Laparoscopic Colorectal Surgery
The small bowel and the colon are the parts of the intestine that are responsible for the digestion and absorption of the food that we eat. The rectum is responsible for storing our waste. Today, all intestinal procedures for non-cancerous and cancerous conditions affecting these areas of the body can be performed using advanced laparoscopic or endo-luminal techniques.
Minimally Invasive Surgeons were the first surgeons to successfully apply advanced laparoscopic techniques to all conditions of colon and rectum. The first procedures were performed in the early 1990’s soon after the introduction of laparoscopic surgery for gallbladder disease. The colorectal surgical community has been slow to adopt laparoscopic surgical techniques into their practices for a variety of reasons. Today, more than half of the colorectal procedures in the United States are still performed using open or hand assisted techniques.
In my practice, I have performed thousands of colorectal procedures for non-cancerous conditions and colorectal cancer utilizing advanced laparoscopic and endo-luminal techniques since completing my Minimally Invasive Surgery fellowship in 2001. I was the first surgeon in Southern Arizona to perform the more advanced laparoscopic colorectal procedures such as Total Proctocolectomy, Total Abdominal Colectomy, Low Anterior Resection with Meso-rectal Excision, and Trans-anal Endoscopic Microsurgery.
The type of surgery performed is specific to the location of the condition. The procedures can range from simply removing a piece of the small intestine, to removing the appendix, to removing the right, left, or entire colon. For patients with cancer, the procedures include removing the tumors, the tissues around the tumors, and the associated lymph nodes.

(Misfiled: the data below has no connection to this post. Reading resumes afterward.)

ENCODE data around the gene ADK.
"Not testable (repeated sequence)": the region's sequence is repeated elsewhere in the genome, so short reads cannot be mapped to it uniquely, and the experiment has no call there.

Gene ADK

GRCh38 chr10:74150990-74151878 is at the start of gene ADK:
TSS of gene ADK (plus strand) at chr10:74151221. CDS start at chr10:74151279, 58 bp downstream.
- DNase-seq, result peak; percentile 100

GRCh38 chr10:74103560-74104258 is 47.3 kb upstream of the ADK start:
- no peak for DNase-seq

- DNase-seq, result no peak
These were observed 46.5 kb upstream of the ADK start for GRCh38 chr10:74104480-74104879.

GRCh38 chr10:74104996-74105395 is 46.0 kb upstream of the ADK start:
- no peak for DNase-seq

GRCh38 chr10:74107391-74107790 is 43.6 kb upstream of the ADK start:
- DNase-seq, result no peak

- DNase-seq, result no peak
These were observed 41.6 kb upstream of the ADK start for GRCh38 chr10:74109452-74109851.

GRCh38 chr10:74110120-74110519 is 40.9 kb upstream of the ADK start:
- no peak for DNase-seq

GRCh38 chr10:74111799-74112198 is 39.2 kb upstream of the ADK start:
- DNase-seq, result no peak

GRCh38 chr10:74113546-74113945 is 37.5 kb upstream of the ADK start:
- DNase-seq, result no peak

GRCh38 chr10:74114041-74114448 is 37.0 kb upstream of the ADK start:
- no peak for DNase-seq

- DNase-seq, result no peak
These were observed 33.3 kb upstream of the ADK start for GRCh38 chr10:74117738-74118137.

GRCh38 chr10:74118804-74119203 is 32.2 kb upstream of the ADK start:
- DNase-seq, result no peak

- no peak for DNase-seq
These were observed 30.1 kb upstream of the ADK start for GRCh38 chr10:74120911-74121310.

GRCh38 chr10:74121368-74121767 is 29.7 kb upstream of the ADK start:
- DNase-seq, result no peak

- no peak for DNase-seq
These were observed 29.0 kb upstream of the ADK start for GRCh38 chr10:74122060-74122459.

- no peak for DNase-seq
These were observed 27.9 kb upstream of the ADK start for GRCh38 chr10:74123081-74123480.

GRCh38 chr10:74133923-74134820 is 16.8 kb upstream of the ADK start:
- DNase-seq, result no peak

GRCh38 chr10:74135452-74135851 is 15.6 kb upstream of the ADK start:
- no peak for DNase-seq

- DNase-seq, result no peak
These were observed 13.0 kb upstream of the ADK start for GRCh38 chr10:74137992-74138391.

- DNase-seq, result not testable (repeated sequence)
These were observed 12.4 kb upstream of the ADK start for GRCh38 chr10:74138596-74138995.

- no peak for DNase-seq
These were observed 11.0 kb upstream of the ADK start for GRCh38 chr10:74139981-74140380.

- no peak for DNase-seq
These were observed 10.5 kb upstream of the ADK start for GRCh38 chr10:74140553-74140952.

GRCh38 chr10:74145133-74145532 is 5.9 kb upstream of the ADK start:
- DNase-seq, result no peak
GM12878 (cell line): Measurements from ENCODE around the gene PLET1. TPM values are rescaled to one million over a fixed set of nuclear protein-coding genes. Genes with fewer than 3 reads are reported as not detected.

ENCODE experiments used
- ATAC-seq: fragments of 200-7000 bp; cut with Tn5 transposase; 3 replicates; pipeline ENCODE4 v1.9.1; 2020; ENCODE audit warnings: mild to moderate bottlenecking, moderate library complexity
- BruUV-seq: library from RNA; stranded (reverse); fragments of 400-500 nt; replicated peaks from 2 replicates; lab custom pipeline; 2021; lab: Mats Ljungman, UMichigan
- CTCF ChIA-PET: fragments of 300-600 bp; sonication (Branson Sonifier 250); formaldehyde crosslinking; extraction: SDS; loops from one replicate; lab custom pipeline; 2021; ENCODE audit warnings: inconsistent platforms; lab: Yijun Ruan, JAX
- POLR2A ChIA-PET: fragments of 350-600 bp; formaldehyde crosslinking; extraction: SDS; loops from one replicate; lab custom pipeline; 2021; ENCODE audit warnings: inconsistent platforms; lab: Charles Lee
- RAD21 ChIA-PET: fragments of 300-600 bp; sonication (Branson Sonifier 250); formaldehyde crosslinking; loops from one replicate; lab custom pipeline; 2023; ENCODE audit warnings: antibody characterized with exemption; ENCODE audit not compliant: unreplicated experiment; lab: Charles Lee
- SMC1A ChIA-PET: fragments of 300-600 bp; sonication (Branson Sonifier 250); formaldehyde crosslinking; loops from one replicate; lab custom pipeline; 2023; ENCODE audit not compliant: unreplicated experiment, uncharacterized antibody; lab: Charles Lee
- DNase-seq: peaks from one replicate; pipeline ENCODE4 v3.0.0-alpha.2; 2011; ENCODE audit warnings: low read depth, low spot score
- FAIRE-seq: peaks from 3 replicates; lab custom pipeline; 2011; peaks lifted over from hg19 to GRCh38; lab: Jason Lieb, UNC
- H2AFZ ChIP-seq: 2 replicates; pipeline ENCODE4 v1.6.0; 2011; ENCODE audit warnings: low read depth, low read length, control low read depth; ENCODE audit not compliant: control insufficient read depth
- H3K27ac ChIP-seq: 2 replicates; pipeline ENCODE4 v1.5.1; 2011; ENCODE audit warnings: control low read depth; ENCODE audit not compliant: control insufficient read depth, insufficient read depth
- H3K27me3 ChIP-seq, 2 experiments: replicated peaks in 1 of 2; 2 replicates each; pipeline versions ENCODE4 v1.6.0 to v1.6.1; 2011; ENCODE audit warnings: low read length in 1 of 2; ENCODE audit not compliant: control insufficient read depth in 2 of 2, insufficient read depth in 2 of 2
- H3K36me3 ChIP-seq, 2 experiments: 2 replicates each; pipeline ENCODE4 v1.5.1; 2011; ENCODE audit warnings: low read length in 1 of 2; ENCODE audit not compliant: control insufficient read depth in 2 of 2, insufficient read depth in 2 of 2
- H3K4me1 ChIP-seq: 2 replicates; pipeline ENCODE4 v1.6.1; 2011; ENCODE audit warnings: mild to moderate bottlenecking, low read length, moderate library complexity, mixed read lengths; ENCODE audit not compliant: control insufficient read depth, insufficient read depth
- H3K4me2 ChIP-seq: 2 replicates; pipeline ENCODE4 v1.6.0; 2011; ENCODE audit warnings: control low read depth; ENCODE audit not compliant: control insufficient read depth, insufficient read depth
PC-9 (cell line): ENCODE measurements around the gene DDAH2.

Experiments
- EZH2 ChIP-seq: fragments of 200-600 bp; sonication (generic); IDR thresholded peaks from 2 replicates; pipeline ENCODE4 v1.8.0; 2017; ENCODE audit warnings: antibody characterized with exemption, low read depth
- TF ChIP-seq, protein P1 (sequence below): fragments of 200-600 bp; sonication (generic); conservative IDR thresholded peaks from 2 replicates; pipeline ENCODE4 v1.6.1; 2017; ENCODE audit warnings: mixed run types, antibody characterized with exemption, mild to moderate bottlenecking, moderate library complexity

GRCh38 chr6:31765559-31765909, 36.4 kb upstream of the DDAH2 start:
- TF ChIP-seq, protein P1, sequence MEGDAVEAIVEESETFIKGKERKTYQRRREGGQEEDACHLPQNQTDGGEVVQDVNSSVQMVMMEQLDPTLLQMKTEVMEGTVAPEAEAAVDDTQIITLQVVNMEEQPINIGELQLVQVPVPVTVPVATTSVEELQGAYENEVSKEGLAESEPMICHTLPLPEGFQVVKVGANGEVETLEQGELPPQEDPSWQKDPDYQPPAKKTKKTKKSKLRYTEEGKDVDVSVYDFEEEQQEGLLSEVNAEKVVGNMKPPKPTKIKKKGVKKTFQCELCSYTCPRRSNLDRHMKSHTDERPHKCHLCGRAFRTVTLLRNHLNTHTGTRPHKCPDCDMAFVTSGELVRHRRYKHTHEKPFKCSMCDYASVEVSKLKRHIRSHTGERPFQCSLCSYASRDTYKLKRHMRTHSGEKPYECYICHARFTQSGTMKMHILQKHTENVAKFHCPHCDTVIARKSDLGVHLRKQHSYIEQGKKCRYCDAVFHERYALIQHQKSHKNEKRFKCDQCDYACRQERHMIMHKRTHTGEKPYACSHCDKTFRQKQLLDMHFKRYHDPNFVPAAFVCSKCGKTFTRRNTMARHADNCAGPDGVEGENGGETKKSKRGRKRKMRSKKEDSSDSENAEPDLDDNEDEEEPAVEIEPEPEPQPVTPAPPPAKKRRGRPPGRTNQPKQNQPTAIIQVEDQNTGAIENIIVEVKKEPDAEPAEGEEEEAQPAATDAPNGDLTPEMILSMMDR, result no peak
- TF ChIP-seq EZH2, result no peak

The Trans-anal Endoscopic Microsurgical (TEM) procedure is used to remove rectal tumors from the inside out. The surgeon uses a laparoscope and laparoscopic instruments through a tube inserted via the anus into the rectum to remove the tumors. Therefore, there are no skin incisions and little or no pain associated with the procedure. Patients typically spend one night in hospital following the procedure and return to their normal activities in 2-3 days. This technique works very well for non-cancerous tumors and early cancerous tumors that are less than 4 cms in size and have not penetrated into the rectal muscle wall.
The management of larger and deeper rectal cancers involves the performance of a Laparoscopic Total Meso-rectal Resection to remove the rectum and the lymphatic tissue envelope that surrounds the rectum within the pelvis. Depending upon the location of the cancer within the rectum, patients may undergo an anterior resection, low anterior resection with a colo-anal anastomosis, or abdominal-perineal resection.